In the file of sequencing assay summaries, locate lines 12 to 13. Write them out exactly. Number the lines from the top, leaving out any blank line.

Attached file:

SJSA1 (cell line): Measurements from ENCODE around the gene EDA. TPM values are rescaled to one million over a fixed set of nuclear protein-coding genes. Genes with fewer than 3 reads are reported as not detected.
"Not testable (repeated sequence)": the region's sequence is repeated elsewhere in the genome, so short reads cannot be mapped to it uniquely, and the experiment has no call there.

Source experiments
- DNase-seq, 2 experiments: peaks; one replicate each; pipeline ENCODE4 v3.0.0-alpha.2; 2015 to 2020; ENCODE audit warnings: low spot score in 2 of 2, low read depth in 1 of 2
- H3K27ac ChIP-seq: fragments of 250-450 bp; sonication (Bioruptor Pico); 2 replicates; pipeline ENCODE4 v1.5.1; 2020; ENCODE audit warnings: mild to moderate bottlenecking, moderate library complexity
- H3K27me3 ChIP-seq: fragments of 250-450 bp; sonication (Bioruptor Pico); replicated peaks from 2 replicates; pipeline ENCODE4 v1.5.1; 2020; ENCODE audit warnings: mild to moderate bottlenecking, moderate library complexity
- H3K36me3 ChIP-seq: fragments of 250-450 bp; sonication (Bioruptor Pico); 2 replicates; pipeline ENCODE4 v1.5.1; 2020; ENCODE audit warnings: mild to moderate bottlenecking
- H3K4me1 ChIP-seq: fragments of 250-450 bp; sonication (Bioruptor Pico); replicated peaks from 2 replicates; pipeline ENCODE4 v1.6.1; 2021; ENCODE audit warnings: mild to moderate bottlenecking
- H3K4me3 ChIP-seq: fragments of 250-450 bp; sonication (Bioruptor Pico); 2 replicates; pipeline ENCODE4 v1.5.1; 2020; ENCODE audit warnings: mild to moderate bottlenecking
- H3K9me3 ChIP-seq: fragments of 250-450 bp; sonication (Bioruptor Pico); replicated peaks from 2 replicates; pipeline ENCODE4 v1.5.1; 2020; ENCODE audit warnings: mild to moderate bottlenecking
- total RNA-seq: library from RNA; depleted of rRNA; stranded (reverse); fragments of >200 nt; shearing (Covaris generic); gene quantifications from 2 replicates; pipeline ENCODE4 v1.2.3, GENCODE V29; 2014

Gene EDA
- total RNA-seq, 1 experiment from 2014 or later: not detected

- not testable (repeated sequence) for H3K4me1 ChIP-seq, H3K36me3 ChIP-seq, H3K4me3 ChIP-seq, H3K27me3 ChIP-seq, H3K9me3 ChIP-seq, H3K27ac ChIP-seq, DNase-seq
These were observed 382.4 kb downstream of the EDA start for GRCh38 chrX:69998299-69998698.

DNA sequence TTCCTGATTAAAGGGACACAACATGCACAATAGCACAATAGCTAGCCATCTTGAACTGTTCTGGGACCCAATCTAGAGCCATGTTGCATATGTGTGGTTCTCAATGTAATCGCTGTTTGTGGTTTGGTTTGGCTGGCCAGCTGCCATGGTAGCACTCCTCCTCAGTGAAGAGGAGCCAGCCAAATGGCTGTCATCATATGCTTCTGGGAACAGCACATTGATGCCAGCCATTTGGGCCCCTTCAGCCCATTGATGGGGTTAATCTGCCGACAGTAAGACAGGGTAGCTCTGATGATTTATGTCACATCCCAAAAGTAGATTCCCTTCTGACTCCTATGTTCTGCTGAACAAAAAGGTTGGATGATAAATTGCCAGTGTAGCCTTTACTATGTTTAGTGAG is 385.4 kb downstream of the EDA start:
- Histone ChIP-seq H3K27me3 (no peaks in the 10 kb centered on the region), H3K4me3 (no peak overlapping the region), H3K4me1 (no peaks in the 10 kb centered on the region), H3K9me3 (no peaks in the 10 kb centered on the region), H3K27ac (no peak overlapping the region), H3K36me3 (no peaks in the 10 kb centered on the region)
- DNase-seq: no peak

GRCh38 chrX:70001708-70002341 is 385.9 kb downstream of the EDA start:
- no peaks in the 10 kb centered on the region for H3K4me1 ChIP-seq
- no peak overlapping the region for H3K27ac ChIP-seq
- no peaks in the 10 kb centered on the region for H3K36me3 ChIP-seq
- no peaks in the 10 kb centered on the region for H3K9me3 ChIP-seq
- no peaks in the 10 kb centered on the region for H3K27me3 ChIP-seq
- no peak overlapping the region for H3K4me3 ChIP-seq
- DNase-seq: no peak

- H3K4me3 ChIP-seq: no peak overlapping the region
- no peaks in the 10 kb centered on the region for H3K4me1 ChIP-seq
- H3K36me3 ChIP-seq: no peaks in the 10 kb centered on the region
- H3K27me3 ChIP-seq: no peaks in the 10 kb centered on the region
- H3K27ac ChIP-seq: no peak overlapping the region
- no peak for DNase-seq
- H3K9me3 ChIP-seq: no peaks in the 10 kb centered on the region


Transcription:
Gene EDA
- total RNA-seq, 1 experiment from 2014 or later: not detected